NIE was the owner of a number of generating companies including Ballylumford Power Limited, the former name of PPL, which in turn owned the Ballylumford power station. In 1992, there was no supply of natural gas to Northern Ireland and Ballylumford power station was oil fired. In October 1991 British Gas submitted a bid to the UK Government (Department of Economic Development for Northern Ireland) for the acquisition of the shares in Ballylumford Power Limited, through which British Gas would acquire indirect ownership of Ballylumford power station. In its bid document, British Gas made a number of proposals: first, to convert the power station so that it could use natural gas as well as heavy fuel oil; secondly, to supply gas to the power station; thirdly, to construct the Pipeline from Scotland to Northern Ireland in order to bring gas to Northern Ireland. The intention was to connect to the NTS at Moffat, but since there was the existing pipeline between Moffat and Twynholm, owned by BGE, it was only necessary for the new Pipeline to be constructed from Twynholm.

10

Following a six month period of negotiation, British Gas' bid was successful. The PPL sale and purchase agreement was entered into on 6 March 1992 and completion took place by 1 April 1992. Ballylumford Power Limited was renamed Premier Power Limited after it was acquired by British Gas.

(b) The GSA

11

As I have already stated, the GSA was entered into on 1 April 1992, the parties to the agreement then being British Gas as seller and PPL as buyer. The form which the GSA took was that of a long term interruptible supply agreement, namely a LTI. For gas supplies within Great Britain, British Gas was obliged to offer standard terms of supply, which it did by offering standard LTI pricing schedules (representing the commodity price and the price of gas transport within Great Britain). At the time when the GSA was entered into, there was very high demand for gas supply in Great Britain. As demand increased, British Gas revised the pricing of the LTIs so as to continue to be in a position to meet the demand on gas. This resulted in successive revisions to the LTI schedules. The schedule current at the time of the GSA was LTI3. British Gas was not statutorily obliged to offer LTI3 terms outside Great Britain but decided to bid for the GSA on a basis that incorporated standard LTI3 terms. However, it was common ground that the capital cost of constructing the Pipeline and the costs of operating it were expressly anticipated by the GSA, and that, although the GSA was based on the standard British Gas LTI3 take or pay contract, it included a specially negotiated annex (Annex 5) relating to Transmission Charges. The Annex 5 Transmission Charges were defined by reference to the capital and...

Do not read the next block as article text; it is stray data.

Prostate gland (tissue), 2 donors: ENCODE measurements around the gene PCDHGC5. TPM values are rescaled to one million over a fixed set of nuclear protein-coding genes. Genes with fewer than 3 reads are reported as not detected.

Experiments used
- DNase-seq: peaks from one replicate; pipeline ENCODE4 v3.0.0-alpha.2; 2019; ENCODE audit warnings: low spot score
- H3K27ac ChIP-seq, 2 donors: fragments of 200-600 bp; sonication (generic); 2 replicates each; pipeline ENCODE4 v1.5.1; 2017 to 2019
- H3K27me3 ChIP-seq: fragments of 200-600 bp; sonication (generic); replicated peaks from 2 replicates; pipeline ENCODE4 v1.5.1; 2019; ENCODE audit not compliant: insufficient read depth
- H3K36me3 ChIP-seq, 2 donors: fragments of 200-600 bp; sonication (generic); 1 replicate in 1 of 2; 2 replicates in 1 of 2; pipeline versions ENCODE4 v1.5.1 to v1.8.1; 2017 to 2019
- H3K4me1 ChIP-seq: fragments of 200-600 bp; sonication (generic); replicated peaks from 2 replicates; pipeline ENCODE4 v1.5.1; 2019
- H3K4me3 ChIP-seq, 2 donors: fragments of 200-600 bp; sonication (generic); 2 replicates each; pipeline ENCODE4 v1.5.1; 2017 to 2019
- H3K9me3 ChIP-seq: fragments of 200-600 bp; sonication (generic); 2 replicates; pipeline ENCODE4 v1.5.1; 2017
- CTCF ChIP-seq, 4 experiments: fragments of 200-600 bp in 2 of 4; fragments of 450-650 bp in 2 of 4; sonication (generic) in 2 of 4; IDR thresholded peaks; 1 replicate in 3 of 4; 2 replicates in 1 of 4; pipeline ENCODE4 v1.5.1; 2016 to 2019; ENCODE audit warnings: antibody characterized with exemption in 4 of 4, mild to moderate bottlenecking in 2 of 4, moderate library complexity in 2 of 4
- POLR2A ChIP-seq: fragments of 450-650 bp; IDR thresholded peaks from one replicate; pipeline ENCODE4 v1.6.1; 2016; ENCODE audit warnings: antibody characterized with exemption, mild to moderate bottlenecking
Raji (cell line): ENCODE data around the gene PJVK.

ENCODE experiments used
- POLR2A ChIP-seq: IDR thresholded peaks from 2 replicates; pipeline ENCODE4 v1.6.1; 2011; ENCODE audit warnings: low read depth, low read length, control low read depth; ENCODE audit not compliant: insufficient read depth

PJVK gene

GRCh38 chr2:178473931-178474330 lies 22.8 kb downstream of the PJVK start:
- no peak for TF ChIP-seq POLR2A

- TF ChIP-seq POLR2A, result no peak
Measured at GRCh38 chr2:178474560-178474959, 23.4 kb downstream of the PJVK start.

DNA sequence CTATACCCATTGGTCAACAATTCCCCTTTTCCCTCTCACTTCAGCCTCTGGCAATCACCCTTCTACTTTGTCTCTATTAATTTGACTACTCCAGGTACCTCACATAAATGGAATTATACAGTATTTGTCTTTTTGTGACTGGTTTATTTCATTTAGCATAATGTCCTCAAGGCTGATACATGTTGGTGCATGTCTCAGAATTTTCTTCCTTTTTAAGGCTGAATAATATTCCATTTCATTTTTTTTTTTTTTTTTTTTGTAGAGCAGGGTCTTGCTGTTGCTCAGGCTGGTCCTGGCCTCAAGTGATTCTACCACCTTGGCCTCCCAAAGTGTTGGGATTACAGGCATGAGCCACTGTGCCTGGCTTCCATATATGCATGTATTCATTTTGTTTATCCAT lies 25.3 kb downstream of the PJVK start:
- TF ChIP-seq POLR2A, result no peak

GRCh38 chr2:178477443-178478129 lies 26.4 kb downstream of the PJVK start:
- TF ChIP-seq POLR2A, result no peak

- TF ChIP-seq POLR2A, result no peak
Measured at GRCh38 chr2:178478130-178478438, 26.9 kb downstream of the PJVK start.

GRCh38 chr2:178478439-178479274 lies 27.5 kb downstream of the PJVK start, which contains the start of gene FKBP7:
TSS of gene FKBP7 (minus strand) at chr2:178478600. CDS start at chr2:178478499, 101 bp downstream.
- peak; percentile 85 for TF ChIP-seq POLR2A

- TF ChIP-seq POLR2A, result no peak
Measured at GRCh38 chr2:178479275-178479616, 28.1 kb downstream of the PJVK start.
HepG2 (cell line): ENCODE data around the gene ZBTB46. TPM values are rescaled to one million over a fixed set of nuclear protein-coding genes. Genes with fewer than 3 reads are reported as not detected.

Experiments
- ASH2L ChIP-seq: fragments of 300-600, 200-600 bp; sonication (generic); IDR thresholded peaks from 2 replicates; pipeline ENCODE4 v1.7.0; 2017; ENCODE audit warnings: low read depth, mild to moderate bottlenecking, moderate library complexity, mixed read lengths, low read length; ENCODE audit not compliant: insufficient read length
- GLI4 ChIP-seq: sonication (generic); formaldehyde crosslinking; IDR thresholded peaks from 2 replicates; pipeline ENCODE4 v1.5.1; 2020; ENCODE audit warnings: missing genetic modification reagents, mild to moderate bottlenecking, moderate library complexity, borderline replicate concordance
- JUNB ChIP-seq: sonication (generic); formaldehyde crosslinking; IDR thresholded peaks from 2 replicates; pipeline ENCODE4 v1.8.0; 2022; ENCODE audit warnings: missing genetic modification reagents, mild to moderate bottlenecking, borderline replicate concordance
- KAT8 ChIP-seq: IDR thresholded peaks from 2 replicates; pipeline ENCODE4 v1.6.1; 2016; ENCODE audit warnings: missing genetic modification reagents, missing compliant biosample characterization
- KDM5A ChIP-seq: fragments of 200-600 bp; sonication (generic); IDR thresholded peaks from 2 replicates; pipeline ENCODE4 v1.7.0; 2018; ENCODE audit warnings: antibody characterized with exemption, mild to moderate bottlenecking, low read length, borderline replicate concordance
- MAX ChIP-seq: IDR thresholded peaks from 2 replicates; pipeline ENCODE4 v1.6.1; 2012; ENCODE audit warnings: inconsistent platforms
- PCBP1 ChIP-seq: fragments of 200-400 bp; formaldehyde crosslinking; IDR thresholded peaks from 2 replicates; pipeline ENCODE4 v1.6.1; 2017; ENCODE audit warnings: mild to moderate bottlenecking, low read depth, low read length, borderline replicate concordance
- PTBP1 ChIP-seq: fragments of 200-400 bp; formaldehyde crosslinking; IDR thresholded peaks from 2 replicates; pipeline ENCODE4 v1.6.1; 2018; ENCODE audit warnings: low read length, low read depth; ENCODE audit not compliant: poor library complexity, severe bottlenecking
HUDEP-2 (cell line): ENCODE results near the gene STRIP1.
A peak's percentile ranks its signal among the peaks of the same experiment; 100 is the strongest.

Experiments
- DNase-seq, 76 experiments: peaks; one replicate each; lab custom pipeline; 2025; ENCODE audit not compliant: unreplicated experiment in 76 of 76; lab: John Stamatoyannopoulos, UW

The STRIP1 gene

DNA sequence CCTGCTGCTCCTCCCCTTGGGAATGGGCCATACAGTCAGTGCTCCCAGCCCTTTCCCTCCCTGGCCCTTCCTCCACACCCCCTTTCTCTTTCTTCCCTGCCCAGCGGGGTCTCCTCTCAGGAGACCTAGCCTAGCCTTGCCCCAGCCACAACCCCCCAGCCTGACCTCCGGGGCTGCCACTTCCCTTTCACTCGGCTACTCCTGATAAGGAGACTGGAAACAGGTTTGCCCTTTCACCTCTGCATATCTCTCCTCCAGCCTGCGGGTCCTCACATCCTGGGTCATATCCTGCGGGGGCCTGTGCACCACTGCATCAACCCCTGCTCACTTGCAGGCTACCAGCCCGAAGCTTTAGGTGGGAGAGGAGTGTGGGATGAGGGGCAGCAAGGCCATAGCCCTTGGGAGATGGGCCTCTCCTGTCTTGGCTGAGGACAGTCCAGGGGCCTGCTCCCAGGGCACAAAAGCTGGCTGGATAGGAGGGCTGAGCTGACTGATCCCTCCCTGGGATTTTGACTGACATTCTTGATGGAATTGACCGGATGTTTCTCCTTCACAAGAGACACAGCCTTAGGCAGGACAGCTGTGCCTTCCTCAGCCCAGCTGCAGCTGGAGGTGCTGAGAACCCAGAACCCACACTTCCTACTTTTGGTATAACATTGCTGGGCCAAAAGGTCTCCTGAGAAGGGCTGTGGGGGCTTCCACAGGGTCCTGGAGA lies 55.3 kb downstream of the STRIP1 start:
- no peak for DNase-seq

To continue reading

Request your trial
2 cases
  • Tamil Nadu Electricity Board v ST-CMS Electric Company Private Ltd
    • United Kingdom
    • Queen's Bench Division (Commercial Court)
    • 16 July 2007
    ...... objective is to generate, transmit and distribute electrical power. The defendant (ST-CMS) is an Indian incorporated company incorporated by ... is to bring its provisions into the Article, so as to give rise to another exception to the arbitrators' jurisdiction. . 24 ... clear in a number of authorities, the most recent of which is Centrica plc v British Gas Trading Ltd [2006] EWHC 3068 (Civ), per Gloster J at ......
  • Centrica Plc and another v Premier Power Ltd
    • United Kingdom
    • Court of Appeal (Civil Division)
    • 27 November 2007

VLEX uses login cookies to provide you with a better browsing experience. If you click on 'Accept' or continue browsing this site we consider that you accept our cookie policy. ACCEPT